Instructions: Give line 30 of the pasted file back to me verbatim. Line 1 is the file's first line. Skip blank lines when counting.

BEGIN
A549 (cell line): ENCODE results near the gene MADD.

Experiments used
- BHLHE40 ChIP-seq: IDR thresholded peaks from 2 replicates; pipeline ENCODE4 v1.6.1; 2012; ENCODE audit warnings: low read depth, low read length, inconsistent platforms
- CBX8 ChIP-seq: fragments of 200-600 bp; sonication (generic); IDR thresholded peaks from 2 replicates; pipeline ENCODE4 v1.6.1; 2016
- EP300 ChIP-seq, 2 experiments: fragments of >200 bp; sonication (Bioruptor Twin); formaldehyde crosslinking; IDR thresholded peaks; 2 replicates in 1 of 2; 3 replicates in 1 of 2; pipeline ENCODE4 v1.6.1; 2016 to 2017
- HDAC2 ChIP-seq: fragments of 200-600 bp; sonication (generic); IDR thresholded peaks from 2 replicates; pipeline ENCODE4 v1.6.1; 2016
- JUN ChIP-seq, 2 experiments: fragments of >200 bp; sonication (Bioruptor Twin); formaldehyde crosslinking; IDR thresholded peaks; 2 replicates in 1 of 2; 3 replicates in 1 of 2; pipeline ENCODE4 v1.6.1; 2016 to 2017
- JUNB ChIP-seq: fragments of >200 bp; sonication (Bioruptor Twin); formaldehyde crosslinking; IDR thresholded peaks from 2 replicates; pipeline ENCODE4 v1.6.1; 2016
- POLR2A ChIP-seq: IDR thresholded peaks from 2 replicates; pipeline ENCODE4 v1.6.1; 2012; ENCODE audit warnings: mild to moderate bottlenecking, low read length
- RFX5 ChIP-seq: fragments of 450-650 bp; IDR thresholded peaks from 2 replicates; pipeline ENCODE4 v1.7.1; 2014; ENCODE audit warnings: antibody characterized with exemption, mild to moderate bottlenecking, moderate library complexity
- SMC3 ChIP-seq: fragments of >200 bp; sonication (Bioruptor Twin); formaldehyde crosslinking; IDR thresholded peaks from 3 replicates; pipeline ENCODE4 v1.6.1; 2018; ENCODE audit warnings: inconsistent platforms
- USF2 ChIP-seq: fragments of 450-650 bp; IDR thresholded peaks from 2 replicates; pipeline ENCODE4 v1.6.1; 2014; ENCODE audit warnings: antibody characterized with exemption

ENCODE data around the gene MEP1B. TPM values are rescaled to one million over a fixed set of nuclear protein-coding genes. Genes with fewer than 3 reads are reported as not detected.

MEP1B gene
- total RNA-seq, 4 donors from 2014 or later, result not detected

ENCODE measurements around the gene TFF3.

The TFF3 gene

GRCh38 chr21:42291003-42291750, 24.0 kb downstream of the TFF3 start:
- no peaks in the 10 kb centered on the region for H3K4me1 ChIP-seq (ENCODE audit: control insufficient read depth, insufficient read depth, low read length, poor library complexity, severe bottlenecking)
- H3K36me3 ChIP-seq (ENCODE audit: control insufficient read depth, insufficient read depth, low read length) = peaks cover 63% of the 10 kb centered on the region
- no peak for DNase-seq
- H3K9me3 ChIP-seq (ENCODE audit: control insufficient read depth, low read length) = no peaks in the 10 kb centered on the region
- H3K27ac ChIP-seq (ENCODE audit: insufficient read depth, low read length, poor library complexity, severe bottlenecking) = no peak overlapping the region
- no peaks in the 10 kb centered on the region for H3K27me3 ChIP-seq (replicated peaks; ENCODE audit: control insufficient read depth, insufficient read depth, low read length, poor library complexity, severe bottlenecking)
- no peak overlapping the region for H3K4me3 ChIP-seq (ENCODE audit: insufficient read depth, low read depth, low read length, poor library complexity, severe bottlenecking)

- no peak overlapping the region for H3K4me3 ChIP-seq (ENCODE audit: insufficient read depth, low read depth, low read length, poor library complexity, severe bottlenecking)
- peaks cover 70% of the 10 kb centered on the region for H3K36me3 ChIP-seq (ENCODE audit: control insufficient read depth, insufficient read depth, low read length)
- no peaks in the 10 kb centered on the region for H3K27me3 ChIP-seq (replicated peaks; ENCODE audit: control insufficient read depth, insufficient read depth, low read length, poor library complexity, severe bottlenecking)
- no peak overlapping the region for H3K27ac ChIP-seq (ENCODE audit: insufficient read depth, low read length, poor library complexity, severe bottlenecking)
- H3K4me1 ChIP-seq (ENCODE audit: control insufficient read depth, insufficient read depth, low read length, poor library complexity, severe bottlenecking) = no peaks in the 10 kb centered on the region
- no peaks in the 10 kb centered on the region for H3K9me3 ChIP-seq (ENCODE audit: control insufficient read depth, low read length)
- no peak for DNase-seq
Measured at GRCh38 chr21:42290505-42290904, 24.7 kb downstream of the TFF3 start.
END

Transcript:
- H3K4me1 ChIP-seq (ENCODE audit: control insufficient read depth, insufficient read depth, low read length, poor library complexity, severe bottlenecking) = no peaks in the 10 kb centered on the region